As you can see from Figure 7, I project Aerie to end up needing just under $250 million in additional cash for operations. This is because as sales pick up, Aerie will have more cash flow coming in to offset expenses, and Aerie should have positive cash flow starting in 2024, if not sooner. What also has to be factored in, though, is Aerie’s debt, which will mature in 2024. Because of that, I estimate Aerie will need something closer to $400 million in total. I then modeled what the impact of dilutive cash raises could be on Aerie’s total share count at various different total amounts raised, including ones above my estimate of Aerie’s cash needs, and at several different share prices above and below where the stock is currently trading.
Aerie currently has 45,792,504 shares outstanding, so I think it’s pretty safe to say they will end up with at least 65 million shares unless the share price goes substantially higher before cash has to be raised next year.
Even with up to 86 million shares outstanding, though, Aerie still looks somewhat undervalued at present. As you can see in Figure 9, Aerie’s sales several years in the future are expected to be large enough that — even after discounting them at 10% per year back to the present — they result in a fair value estimate of about $17/share at a 5 P/S which is about average in this industry. If Aerie can get by with a smaller raise or at a higher price per share, then the company’s fair value could be substantially higher.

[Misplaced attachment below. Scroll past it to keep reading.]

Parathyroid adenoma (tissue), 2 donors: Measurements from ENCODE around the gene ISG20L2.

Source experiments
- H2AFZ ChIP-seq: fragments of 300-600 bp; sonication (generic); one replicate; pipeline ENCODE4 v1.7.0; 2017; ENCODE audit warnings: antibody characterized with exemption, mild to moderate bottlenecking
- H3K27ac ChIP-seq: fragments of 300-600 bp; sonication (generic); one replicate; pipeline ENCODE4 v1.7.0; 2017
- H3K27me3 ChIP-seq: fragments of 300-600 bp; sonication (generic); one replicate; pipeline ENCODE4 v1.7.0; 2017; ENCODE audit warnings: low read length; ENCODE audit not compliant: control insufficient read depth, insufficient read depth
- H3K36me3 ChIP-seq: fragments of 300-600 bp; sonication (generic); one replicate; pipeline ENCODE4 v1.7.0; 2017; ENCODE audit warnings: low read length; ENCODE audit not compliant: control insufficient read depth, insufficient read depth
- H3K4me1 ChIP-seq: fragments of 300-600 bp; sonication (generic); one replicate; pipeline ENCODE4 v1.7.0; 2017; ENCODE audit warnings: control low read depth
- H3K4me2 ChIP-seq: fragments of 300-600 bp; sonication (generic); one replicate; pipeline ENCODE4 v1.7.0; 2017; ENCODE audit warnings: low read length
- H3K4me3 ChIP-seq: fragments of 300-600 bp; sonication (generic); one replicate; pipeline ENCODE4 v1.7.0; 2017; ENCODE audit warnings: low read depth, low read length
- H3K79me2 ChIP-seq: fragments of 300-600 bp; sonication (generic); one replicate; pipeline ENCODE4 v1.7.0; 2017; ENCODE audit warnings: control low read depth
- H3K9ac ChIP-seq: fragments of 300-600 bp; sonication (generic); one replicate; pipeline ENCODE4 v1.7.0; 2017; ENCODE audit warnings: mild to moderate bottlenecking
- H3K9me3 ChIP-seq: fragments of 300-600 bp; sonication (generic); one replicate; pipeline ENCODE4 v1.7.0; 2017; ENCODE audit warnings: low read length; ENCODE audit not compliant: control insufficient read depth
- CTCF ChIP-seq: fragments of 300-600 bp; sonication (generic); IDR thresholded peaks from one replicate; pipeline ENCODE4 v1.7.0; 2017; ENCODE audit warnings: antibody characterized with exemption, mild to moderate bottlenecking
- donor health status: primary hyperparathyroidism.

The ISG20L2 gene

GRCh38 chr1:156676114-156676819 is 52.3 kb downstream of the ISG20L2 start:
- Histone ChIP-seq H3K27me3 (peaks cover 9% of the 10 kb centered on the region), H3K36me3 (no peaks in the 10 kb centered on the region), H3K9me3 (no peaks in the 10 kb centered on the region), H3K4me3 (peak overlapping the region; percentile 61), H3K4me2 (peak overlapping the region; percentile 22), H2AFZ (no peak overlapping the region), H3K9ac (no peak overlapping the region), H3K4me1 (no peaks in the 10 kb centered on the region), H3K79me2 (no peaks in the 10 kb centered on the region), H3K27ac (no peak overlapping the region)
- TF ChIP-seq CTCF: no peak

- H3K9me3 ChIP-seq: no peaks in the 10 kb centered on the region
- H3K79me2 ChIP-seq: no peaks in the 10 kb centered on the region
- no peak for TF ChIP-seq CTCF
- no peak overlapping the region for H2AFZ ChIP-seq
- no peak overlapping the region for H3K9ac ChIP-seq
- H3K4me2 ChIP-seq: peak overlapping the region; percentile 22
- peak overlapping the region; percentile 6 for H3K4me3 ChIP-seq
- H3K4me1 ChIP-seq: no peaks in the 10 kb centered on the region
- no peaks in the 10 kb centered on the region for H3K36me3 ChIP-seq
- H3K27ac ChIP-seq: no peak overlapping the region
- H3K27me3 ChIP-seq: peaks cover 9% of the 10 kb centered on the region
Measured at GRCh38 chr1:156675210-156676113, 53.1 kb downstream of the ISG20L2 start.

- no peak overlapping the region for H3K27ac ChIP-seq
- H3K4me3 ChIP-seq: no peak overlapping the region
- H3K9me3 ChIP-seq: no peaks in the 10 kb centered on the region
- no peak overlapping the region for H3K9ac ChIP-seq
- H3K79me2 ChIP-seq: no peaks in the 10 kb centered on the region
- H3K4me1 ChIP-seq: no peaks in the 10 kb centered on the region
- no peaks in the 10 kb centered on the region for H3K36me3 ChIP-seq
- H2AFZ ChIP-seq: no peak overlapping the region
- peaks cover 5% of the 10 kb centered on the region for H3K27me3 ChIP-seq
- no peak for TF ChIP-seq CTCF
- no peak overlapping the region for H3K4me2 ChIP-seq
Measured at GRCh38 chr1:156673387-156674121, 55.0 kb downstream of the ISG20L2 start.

Figure 10: Aerie’s Stock Chart (source: finviz)
Aerie’s stock has spent about 3 months now trading below that $17 level. Although it doesn’t have a particularly wide margin of safety, there seems to be some potential upside in the stock from the current level.
Based on my analysis of the impact of the near-certain dilution, I do think Aerie is undervalued at present. I personally did buy some additional shares recently to average down my cost basis, although I have still not accumulated what I would consider a full position in my portfolio. Despite having 2 marketed products, I do think an investment in Aerie is riskier than one might expect due to the high cash burn, so I plan to keep my position smaller than normal for now.
Disclosure: I am/we are long AERI. I wrote this article myself, and it expresses my own opinions. I am not receiving compensation for it (other than from Seeking Alpha). I have no business relationship with any company whose stock is mentioned in this article.